ALBANY (December 19, 2016) — The Esther Massry Gallery at The College of Saint Rose presents the exhibition “Phantom Bodies: Photographs by Tanya Marcuse,” featuring 66 platinum and pigment prints in two series: “Undergarments and Armor” and “Wax Bodies.”
The exhibition is co-curated by Saint Rose art historian Dr. Lucy Bowditch.
“Phantom Bodies” opens Sunday, January 22, and continues through Sunday, February 26, at the Esther Massry Gallery, Massry Center for the Arts, 1002 Madison Ave., Albany, New York. Gallery hours are: Monday–Saturday noon–5 p.m., Wednesday–Thursday noon–8 p.m., closed Sunday except January 22 and February 26. The gallery will be open for 1st Friday, February 3, from 5 p.m. until 9 p.m.
A gallery reception will be held Friday, January 27, from 5 p.m. until 7 p.m. In addition, the artist will present a talk at 7 p.m. in Saint Joseph Hall Auditorium, 985 Madison Ave., Albany, New York.
Marcuse investigates what remains, what is saved and what is lost, both in nature and culture. Phantom Bodies presents 66 platinum and pigment prints, haunting photographs that bring together two seminal projects: “Undergarments and Armor” (2002–2004) and “Wax Bodies” (2006–2008). Both probe unsettling tensions between absence and presence, body and image, past and present.
“Undergarments and Armor” is a culmination of the artist’s travels to archives and museums across the United States and England with the support of a Guggenheim Fellowship. The suite of prints includes images of breastplates, helmets, corsets, bustles, mannequins and dress forms. “Undergarments and Armor” draws together and questions opposing categories – underwear/armor, male/female, hard/soft, armed/disarmed. In these photographs, garments and suits of armor are portrayed as sculptures of the body, carapaces that have outlasted their wearers. Their original purpose was to adorn, constrict and protect the body. Long removed from practical use, they are archived as artifacts, shells of their inhabitants.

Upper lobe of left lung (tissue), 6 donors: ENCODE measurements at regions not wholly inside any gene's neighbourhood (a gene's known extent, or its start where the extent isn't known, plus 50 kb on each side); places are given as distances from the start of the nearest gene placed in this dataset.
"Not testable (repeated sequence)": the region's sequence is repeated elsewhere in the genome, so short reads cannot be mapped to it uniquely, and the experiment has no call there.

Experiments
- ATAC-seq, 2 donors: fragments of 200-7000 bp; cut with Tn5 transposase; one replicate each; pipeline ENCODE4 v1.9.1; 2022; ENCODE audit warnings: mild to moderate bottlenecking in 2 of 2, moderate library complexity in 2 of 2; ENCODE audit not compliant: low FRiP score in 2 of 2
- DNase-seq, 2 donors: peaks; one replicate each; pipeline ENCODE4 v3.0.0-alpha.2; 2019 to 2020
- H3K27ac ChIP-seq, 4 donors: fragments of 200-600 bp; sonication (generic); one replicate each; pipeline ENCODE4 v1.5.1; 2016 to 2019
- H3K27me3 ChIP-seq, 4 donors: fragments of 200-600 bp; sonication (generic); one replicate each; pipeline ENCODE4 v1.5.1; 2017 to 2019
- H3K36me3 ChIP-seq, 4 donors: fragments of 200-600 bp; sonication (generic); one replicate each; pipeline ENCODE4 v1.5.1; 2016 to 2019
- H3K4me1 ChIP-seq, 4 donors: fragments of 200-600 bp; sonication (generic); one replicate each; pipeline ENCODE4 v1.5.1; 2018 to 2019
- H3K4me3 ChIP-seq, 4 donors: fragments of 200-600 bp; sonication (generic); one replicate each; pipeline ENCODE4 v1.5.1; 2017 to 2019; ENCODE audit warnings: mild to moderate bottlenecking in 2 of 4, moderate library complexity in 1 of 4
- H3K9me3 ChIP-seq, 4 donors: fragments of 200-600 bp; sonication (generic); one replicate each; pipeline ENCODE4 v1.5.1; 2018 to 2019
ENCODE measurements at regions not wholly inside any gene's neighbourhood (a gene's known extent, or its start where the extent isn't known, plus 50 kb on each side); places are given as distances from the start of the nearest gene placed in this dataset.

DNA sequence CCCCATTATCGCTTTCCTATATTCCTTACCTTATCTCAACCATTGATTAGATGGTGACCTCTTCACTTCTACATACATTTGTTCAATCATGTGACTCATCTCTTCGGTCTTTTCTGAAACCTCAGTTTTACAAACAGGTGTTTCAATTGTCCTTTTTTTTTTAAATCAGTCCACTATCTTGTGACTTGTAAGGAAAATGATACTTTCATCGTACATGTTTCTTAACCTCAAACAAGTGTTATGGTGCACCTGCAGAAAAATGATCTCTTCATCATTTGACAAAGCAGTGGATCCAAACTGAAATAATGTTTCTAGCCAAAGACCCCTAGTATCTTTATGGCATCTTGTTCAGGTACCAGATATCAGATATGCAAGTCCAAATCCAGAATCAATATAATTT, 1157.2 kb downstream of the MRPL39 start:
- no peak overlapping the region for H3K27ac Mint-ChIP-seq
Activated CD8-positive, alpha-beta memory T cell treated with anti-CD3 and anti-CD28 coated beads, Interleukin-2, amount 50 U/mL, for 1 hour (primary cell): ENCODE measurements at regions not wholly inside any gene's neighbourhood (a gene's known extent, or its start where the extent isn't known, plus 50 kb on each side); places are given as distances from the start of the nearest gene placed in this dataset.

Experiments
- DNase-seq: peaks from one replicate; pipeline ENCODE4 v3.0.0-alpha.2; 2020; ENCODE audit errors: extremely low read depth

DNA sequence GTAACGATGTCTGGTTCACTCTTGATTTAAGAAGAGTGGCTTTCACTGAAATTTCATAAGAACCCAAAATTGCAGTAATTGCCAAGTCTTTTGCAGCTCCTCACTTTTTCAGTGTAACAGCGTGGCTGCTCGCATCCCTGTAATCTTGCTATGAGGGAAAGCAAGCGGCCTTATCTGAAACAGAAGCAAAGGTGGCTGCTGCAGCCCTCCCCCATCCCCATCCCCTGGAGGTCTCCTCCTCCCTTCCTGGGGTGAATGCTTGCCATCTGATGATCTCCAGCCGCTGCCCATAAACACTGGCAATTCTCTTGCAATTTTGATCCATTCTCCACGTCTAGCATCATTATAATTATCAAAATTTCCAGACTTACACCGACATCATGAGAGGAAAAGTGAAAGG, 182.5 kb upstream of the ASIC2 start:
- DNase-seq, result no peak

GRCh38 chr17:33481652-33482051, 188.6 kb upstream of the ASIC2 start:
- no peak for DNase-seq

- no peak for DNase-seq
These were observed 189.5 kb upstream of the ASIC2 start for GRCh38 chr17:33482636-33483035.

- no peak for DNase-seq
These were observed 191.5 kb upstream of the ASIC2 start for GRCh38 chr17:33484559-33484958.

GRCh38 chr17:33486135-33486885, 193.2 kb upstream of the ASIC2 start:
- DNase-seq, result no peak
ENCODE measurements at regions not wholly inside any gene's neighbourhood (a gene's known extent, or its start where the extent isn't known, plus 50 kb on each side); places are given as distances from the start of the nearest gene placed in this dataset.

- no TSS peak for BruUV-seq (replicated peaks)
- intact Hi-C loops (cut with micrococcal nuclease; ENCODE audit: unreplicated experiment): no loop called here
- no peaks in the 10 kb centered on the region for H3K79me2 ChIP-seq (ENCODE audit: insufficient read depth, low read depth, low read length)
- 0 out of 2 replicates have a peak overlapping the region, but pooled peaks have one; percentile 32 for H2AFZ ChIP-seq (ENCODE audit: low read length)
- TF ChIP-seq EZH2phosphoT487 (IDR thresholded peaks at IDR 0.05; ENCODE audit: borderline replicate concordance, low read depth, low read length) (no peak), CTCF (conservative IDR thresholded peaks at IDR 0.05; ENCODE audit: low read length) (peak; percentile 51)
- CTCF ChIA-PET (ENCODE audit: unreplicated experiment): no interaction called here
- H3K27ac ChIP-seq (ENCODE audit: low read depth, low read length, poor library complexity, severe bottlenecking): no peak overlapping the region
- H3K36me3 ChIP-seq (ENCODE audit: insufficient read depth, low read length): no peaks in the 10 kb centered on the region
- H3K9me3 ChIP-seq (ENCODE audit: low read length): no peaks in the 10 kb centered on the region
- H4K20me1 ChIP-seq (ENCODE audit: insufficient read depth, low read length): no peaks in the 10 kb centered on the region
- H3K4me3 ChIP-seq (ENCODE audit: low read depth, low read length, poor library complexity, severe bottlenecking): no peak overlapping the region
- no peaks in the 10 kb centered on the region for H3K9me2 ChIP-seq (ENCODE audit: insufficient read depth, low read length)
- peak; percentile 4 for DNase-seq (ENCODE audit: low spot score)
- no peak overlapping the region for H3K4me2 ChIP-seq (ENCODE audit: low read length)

Wax Bodies No. 187, 2007
“Wax Bodies” presents haunting images of 18th– century wax anatomical models found in two little-known museum collections. La Specola, The Royal Museum of Physics and Natural History in Florence, Italy, was established at the height of the Enlightenment. The so-called “Phantom Bodies” were created to teach new scientific knowledge of the body, anatomy, childbirth and disease. The artist also photographed the collection of models at the Josephinum in Vienna (once the Military Surgical-Medical Academy in the 1780s). These Viennese models were made in Florence at La Specola. The two collections are, in theory, identical. Yet, the differences between them are intriguing: the Italian women have olive complexions and lush brown hair, while the Viennese are pale, blue-eyed and blond and wear golden circlets. In “Wax Bodies,” Marcuse came to see the medium of photography as an analogue to Enlightenment concepts of seeing and understanding the world. Both have the look of truth, with a stranger fiction not far beneath the surface.
Marcuse (www.tanyamarcuse.com) received a master of fine arts degree from Yale University and was awarded a Guggenheim Fellowship for her project “Undergarments and Armor.” Marcuse’s photographs are held in numerous museum collections including the Corcoran Museum of Art, Library of Congress, San Francisco Museum of Modern Art, George Eastman House, The Metropolitan Museum of Art, Yale University Art Gallery and Beinecke Rare Book and Manuscript Library at Yale. Exhibitions include the International Center for Photography in New York; Deutsches Hygiene-Museum in Dresden, Germany; Thyssen-Bornemisza Museum in Madrid; and the Museum of the Fashion Institute of Technology in New York. Her work has been reviewed in numerous publications including The New Yorker, Cabinet Magazine, New York Magazine, Artforum, Artnews, The Wall Street Journal and The New York Times. The artist has published three books with Nazraeli Press: Undergarments and Armor (2005), Fruitless (2007) and Wax Bodies (2012). The artist is represented by Julie Saul Gallery, New York, and teaches photography at Bard College.